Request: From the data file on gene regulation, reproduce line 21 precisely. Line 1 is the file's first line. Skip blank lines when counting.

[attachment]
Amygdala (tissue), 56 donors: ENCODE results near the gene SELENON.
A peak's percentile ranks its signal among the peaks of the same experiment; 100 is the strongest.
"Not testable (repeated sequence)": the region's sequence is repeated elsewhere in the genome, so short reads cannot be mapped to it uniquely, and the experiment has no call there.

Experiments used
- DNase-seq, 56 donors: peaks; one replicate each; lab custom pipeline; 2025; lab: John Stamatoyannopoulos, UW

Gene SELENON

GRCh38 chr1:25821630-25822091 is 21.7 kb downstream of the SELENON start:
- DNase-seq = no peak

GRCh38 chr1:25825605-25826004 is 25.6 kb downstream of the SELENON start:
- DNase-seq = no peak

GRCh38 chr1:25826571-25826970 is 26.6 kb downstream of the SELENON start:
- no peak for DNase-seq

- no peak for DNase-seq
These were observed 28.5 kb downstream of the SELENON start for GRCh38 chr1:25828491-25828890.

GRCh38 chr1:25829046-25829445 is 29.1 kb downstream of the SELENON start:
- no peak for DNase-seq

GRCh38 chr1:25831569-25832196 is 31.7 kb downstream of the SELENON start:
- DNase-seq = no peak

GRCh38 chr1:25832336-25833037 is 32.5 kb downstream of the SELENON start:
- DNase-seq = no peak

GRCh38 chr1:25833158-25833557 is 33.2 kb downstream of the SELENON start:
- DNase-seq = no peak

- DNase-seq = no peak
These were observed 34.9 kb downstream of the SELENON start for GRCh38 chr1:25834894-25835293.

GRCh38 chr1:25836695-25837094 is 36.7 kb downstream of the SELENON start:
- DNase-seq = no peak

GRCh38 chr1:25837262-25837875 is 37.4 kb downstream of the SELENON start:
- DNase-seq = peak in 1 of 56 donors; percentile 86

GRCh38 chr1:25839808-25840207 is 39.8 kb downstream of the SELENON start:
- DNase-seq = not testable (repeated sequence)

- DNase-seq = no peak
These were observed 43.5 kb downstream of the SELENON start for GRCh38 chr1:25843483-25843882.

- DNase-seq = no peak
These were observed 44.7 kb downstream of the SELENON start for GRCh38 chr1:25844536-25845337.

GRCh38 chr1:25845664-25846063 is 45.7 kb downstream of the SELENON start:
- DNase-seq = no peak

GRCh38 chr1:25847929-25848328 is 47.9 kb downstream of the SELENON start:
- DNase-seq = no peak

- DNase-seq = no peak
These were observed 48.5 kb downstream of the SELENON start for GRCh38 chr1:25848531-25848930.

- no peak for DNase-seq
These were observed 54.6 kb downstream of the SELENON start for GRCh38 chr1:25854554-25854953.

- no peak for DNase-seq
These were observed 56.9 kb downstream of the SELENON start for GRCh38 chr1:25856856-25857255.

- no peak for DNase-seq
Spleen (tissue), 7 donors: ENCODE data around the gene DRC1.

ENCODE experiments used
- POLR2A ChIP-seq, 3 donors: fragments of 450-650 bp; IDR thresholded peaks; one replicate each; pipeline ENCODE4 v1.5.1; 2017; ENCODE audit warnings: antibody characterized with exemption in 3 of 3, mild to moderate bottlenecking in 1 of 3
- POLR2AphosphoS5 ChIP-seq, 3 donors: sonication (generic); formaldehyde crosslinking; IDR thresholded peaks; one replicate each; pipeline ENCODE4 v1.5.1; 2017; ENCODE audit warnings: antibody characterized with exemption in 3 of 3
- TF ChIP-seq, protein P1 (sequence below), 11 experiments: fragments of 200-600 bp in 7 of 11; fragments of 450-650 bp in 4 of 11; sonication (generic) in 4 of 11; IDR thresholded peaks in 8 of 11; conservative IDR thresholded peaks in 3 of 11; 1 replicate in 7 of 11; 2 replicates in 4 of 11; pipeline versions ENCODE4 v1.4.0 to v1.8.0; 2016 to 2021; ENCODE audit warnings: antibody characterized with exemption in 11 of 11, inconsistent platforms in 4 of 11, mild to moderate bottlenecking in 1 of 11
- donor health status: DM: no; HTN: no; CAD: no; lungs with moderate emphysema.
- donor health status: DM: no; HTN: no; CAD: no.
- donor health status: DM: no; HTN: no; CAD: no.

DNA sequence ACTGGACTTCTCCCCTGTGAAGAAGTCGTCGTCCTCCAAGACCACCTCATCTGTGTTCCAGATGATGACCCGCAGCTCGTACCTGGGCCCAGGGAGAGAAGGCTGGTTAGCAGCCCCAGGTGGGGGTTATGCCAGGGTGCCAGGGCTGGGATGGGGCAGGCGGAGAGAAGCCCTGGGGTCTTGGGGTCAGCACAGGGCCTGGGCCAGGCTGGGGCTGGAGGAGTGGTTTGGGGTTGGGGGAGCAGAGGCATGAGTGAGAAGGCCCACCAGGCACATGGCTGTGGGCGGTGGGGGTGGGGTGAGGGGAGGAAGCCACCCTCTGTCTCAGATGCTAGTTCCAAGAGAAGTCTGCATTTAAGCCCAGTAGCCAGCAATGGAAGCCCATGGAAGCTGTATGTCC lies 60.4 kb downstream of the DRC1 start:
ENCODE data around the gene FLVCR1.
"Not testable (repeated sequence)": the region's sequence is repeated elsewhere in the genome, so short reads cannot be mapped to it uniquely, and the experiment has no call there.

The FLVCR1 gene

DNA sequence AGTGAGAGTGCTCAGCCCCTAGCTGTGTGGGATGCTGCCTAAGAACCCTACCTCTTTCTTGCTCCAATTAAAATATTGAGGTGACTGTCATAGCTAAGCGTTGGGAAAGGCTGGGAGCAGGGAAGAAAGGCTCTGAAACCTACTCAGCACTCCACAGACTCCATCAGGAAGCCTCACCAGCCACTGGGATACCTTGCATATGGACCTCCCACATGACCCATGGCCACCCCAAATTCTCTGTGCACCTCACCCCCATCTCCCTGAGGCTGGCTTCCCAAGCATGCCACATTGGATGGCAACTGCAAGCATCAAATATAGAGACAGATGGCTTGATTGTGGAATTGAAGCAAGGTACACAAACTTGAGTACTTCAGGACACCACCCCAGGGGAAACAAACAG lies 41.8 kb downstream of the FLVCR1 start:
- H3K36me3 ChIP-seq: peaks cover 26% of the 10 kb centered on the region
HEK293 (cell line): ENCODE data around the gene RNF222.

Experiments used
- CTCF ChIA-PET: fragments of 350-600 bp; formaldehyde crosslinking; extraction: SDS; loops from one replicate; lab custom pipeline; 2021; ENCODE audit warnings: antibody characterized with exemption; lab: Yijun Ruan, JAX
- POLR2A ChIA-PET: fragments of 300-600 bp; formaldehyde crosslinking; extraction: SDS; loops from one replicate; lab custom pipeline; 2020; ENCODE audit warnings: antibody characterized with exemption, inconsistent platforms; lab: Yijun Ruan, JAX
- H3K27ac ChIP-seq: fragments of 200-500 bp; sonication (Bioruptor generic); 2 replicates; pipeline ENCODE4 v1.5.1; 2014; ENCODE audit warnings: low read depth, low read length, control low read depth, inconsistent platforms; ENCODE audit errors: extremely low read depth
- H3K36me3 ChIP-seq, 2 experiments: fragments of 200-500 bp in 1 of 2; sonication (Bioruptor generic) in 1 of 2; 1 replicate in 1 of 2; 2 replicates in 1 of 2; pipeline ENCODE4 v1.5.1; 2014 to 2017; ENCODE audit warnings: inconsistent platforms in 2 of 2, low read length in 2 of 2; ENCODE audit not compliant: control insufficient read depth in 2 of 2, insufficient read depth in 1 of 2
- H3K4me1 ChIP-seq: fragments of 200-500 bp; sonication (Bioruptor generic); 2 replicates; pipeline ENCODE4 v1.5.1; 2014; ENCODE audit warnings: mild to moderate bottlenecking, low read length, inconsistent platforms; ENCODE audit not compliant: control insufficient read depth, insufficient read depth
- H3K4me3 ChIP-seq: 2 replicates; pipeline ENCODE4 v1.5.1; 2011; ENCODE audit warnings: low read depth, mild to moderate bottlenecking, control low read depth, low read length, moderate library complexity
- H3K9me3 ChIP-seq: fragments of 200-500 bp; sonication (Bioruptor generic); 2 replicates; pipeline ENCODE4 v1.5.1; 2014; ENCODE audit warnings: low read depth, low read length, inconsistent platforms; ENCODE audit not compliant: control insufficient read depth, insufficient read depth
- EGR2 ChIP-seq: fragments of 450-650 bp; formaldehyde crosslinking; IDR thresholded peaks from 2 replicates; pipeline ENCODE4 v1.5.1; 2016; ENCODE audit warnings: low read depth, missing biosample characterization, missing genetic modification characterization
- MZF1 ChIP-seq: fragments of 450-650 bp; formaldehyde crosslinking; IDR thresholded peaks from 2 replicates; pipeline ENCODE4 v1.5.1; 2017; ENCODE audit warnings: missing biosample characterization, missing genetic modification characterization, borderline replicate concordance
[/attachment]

GRCh38 chr1:25833158-25833557 is 33.2 kb downstream of the SELENON start: